I often wonder if I’m like Judas. Would I betray Jesus to the point of death? Would the lures of this world be enough to entice me to deny my Lord? Would I sacrifice my beloved to receive glory? My body wells up with goosebumps when I think about such things, but something inside me can’t help but ask these questions. Am I really like Judas?
I’ve been quiet through this whole thing. I haven’t really spoken my two cents yet. Maybe out of fear. Maybe because the words haven’t been there. Maybe I’ve been in denial this issue has really anything to do with me. But it does. Because it really it has everything to do with all of us.
Refugee. The dictionary defines the word as “a person who has been forced to leave their country in order to escape war, persecution, or natural disaster.”
Where we live, where we work, refugees constantly surround us. Refugees from Nepal and Burma, Rwanda and Liberia. We’ve come to love the people who we call neighbors. We can’t see ourselves living anywhere else. They have become home.
As our country decides whether to let any more refugees enter the USA, I can’t help but be thankful that they allowed the refugees in who currently reside in our neighborhood. What if we hadn’t met Moo, Mooku and Daykulay, Sui and Esther, Anisha and Sabina, Shalena and Hari? And then there is Mary, our daughter’s best friend. They play everyday, being so sweet with one another without ever knowing any different. Anna doesn’t know Mary’s family is from the mountains between Burma and Thailand. She doesn’t know what Mary’s parents and siblings had to endure to get here, to safety. She doesn’t know that Mary’s family lived in a refugee camp before flying on a big plane to welcome arms in the city of Charlotte. All she knows is that Mary is her best friend and that’s all that matters at this point. Friendship.
We wanted to provide a place for the girls to feel beautiful. Beautiful in their skin, beautiful in their hearts. We wanted them to see who they really are. Not defined by the world’s standards but defined by their Heavenly Father’s. He says his daughters are beautiful, he delights over his daughters with singing, he brings purpose to his daughters’ lives. We wanted them to really see it, really feel it.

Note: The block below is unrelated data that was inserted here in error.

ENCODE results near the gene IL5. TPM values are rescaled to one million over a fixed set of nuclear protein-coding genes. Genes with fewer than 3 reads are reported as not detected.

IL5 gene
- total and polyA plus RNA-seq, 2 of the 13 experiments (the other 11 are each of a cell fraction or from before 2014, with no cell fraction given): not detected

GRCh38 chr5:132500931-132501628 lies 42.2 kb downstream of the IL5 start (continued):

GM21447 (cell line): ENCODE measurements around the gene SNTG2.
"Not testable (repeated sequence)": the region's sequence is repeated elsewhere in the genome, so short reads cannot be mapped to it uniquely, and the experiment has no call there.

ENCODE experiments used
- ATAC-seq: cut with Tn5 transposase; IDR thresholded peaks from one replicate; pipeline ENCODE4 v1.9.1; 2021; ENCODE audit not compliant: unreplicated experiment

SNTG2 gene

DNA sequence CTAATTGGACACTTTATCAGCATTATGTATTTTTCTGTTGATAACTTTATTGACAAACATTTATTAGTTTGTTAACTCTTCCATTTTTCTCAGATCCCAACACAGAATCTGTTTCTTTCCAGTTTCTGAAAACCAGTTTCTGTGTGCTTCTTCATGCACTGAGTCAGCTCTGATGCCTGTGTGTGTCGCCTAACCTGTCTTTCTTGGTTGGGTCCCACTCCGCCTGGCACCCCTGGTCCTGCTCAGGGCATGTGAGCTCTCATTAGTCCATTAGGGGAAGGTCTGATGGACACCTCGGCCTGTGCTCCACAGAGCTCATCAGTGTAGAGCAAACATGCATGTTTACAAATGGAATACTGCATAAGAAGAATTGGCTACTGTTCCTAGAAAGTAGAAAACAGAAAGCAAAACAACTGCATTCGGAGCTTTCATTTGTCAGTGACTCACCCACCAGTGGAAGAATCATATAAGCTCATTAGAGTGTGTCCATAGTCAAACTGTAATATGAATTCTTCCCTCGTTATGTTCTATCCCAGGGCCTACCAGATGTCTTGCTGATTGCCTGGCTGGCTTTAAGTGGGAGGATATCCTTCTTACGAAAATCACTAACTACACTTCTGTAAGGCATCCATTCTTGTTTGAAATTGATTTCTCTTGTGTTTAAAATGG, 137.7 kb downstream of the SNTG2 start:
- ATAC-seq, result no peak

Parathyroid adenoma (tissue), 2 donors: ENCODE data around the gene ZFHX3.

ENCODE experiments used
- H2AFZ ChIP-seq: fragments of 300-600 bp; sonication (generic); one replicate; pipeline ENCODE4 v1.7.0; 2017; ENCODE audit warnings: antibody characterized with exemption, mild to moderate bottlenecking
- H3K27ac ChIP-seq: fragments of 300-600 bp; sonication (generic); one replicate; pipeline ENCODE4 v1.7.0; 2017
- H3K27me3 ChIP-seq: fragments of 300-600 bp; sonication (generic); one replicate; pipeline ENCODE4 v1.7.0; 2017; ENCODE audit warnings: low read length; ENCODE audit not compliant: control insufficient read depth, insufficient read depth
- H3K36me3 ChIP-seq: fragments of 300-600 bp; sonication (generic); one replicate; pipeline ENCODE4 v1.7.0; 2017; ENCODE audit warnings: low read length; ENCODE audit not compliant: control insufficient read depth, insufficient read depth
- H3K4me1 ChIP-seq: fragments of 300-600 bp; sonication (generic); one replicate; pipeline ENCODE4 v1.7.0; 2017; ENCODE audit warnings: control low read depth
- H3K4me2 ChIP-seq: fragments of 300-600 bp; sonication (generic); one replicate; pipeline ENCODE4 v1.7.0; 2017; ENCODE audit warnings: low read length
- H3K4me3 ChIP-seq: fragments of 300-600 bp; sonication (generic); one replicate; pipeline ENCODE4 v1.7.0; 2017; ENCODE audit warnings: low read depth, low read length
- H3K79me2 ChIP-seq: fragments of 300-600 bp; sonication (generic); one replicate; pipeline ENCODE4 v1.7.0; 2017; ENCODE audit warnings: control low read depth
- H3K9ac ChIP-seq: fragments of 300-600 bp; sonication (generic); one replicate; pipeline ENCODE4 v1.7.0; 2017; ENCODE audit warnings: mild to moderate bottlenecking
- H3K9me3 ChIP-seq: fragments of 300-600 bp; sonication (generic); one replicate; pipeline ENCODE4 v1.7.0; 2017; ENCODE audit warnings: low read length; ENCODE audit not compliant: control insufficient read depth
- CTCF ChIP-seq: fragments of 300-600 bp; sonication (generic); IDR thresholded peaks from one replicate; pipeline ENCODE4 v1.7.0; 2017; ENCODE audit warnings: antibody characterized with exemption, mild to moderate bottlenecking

Emily transformed Laura, Susan, and Jackie’s back patio into boho chic with sari’s she acquired from her travels around the world draped over twinkling lights, lit candles set in mason jars, and flowers delicately placed in tiny vases. We thought it be appropriate to provide hot chocolate and chocolate chip cookies—because, duh, what girl doesn’t love chocolate? And because we were going to share with the girls how they are daughters of a great high King, we planned to make crowns from ribbon and flowers.
Hey there, my sweetheart, my joy. It’s 2:30 in the afternoon and you’re supposed to be napping like your brother in the crib next to you. How he hasn’t come to yet bewilders me. I only say this because the clunking from your baby dolls hitting their mini cradle beside your bed is enough to wake even the deepest sleeper. But alas, his slumber hasn’t been interrupted. The noise must be a familiar occurrence to him as you avoiding sleep in the afternoon has become the norm and the phrase please read quietly has fallen on deaf ears.
You missed me peaking in at you a few minutes ago. My displeasure of you still awake left quickly as I took you in. You are breathtaking. I can’t believe you are mine, flesh of my flesh. I watched you ever so gently hug your baby and with the utmost care lay her down to sleep.
Then it struck me, why did you do it all so gracefully, so carefully, so lovingly?
And it’s because of me. Me.